The first Indian movie ever to open the Venice International Film Critic’s Week, Tumbbad has been described as the breakthrough horror film from India, the picture that will make Indian horror known to the West.
However, the main reason why I watched it consists of this:
8.6 on IMDb is an insane grade. The big question is: did the movie live up to it?
First, the plot, which is quite complex and interesting onto its own: this is an epic story that starts in the 20s and revolves around three generations of a family facing Hastar – he who must not be worshiped. Hastar is a terrible entity who can curse a person yet also can grant gold coins. When Vinayak – Bollywood star Sohum Shah – is just a kid, he finds out that his great-grandmother has been cursed to eternal life by Hastar, and she’s now eternally rotting and waiting to be fed. Vinayak finds the source of the curse and discovers, also, that by visiting Hastar’s cave he can get endless gold coins. As he grows old and moves away from the decaying village of Tumbbad, he decides to periodically come back there to get the coins: he becomes rich and builds a family, he deals with people who either exploit his wealth or try to figure out the secret behind Vinayak’s financial situation. Vinayak has a son and he, as well, must learn the ways to get Hastar’s gold.
As you could tell, this is quite a heavy story; and an original one while we’re at it, since the whole Hastar mythology is made up: the screenwriters really did an outstanding job at creating such a unique universe.
Continue reading and check my final grade below…
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Tumbbad opens up with a voiceover narrating this mythology, accompanied by some computer-generated images that are simply spotless: soon after, the viewer will realise the special effects in the movie are masterful, without a single shot that looks fake!
From the get-go, Tumbbad looks epic, creepy, mysterious: this comes from a combination of great story, unique visuals, and fantastic cinematography and effects. Every scene in the film – which was shot over the course of five years (!!!) – is naturally lit, which gives an impression of authenticity is hard to find in big-budget pictures nowadays. The way the CGI blends in with the locations pulls you in, to the point you feel like you’re an integral part to the story.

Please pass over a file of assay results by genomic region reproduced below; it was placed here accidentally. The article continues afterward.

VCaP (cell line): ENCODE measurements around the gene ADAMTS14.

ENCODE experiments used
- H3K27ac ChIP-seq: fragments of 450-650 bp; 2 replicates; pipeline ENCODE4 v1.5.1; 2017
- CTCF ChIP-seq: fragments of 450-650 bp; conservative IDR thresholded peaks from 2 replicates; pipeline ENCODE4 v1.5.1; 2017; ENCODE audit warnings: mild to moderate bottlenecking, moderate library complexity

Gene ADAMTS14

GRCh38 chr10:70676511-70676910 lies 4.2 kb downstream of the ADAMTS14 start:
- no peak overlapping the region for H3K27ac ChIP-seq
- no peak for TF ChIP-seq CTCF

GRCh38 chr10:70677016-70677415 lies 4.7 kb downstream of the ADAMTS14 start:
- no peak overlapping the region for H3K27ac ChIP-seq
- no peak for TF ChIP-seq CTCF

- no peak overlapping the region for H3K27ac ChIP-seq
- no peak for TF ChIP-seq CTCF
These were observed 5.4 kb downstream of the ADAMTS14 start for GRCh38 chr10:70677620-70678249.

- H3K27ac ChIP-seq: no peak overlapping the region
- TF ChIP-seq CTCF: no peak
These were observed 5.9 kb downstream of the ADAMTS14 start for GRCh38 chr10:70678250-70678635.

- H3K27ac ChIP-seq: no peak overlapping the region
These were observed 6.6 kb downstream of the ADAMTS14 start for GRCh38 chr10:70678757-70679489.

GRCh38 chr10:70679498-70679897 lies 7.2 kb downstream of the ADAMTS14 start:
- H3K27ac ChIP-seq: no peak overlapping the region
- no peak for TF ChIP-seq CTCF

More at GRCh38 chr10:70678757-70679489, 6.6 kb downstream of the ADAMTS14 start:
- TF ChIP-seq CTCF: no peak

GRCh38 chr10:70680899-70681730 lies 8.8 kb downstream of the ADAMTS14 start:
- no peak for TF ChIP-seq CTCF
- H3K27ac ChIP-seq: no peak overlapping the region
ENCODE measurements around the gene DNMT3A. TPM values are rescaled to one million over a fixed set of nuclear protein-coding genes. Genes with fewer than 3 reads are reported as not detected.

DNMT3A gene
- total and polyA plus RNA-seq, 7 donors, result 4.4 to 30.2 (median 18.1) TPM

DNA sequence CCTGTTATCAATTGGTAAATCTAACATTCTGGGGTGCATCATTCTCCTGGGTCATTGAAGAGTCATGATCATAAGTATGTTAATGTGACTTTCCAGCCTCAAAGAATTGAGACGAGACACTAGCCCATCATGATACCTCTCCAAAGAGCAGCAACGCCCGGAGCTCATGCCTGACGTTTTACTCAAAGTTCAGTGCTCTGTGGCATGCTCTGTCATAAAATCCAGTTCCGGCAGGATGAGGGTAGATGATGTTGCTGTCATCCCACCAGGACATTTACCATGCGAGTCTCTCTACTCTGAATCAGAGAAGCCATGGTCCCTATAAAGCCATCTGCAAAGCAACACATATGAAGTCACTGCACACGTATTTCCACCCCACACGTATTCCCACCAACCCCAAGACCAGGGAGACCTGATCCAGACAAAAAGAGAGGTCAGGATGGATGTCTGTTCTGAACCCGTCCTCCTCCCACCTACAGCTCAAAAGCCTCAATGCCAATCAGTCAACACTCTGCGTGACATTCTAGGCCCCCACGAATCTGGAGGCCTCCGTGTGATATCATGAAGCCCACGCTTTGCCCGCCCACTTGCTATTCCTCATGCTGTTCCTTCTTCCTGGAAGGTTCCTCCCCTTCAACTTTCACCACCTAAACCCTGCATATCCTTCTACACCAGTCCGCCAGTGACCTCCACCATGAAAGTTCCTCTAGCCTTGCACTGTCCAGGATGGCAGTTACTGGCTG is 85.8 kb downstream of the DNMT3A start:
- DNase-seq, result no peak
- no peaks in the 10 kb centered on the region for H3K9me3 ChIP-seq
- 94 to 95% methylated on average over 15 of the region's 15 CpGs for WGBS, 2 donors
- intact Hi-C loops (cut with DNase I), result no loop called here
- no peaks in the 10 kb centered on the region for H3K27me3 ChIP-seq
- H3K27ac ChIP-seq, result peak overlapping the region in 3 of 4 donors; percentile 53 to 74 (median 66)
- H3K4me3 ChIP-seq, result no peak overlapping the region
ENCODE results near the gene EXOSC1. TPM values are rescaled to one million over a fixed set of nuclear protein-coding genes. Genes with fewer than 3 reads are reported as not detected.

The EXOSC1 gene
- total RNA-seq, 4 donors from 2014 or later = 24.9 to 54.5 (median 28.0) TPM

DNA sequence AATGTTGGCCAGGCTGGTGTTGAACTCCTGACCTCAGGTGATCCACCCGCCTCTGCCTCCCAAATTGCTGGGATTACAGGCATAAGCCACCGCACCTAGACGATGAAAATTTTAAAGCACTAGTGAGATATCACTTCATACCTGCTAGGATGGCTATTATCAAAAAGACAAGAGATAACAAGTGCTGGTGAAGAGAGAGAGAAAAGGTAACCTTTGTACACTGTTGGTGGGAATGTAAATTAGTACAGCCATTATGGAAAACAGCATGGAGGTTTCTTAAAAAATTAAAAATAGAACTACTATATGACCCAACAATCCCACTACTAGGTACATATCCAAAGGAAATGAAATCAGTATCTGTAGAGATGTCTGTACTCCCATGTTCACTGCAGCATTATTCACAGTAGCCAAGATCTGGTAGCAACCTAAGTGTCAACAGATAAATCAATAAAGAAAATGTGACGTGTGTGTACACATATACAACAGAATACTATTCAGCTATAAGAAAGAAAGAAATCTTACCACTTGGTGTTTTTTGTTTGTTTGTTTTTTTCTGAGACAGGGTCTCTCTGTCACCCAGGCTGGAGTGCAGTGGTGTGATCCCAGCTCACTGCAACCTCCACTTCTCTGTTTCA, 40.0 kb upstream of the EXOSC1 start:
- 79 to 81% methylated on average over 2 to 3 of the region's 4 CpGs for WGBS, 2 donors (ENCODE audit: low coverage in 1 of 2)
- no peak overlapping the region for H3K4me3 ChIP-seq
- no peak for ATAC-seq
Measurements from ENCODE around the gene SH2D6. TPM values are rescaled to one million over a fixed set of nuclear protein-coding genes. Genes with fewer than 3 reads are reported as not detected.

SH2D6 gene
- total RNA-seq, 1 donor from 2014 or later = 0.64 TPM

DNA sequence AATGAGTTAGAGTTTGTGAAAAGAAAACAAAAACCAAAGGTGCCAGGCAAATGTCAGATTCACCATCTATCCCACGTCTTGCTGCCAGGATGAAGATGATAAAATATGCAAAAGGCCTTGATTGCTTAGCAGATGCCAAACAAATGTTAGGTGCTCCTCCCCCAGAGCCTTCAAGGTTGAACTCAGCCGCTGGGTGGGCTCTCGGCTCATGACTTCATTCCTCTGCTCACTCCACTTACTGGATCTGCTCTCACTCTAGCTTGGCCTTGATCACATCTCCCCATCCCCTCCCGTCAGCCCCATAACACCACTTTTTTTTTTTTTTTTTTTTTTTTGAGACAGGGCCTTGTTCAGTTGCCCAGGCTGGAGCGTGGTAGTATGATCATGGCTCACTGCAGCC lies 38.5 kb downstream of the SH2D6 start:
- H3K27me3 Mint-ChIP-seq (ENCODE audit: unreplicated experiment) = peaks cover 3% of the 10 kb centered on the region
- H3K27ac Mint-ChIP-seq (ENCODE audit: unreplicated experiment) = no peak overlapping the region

The acting and Vinayak’s character development are surprisingly subdued in a way that spotlessly matches the gloomy atmosphere of the film: there’s a constant sense of doom that permeates Tumbbad, even in the scenes that are supposed to be more light-hearted and uplifting.
Despite the lack of gore and excessive blood, the movie doesn’t shy away from disturbing imagery and gross practical effects that will impress also fans of extreme horror. There are a few scenes taking place in Haster’s realm, so to speak, that will most likely make you a tad bit squeamish and uncomfortable: they reminded me of The Descent and I experienced the same level of tension and fear I had when the vampire-like creature appeared in that British film for the first time.
On top of these elements (all of which work), Tumbbad has an exotic touch to it and a multi-layered meaning that will most probably warrant multiple viewings, giving the movie an extra value in terms of rewatchability.
When it comes to the ‘exotic touch’, Tumbbad excels at portraying the historical setting with the due accuracy and can really help you putting yourself in the situation of the characters: the movie starts when India is under the British empire, it continues with the attempts at rebellion and it ends with India freed from imperialism but still trying to figure out how to balance various aspects of its society. All of that is in the background but plays a prominent role in the picture nonetheless. At the same time, throughout Tumbbad we get to experience a culture that’s very different from ours and relies on values that might seem unacceptable from a Western point of view.
Yet, the movie foremost message revolves around greed and how it effects one’s life. However, this main and more obvious meaning nicely intertwines with the search of happiness: is a person happy enough with an eternal life of comfort or is it better to look for the next challenge? Again, this film questions family and how to be a good father, by depicting characters that feel genuine and, as such, are very flawed but, for this specific reason, also very relatable.
Although I don’t have a single issue with the story and most of the technical features in Tumbbad are flawless, I did find the overreliance on slow-motion to be very distracting and cheesy in some of the action scenes: it’s cool once, twice, but the third time you see the same technique it becomes a bit annoying. Yet, the music – which was entirely composed for the film from scratch, which is obviously impressive – didn’t always match the mood of the images and, at points, was just a bit obnoxious.
Also, a few minor characters are introduced along the way just as props to carry the story along: they appear on screen for a couple of minutes and then we never see them again. In this sense, I wish the script had found a better way to progress the events.
Finally, I wish the movie was longer: I mean, 104 minutes is quite a long runtime for a horror film but, due to the epic nature of Tumbbad, I’d have preferred to be able to give a more in-depth look at this fascinating mythology.
Ultimately, Tumbbad is truly a great film that deserves the praise it’s receiving. I’m quite sure this movie will open a new chapter for Indian horror cinema and I wouldn’t be surprised if an American remake will come out within the next 5 years! Despite some minors shortcomings, I can’t stress enough how creepy, grandiose and epic this movie is: you should check it out immediately – even if you don’t usually watch subtitled or foreign horror flicks – and I promise you it’ll not be disappointing.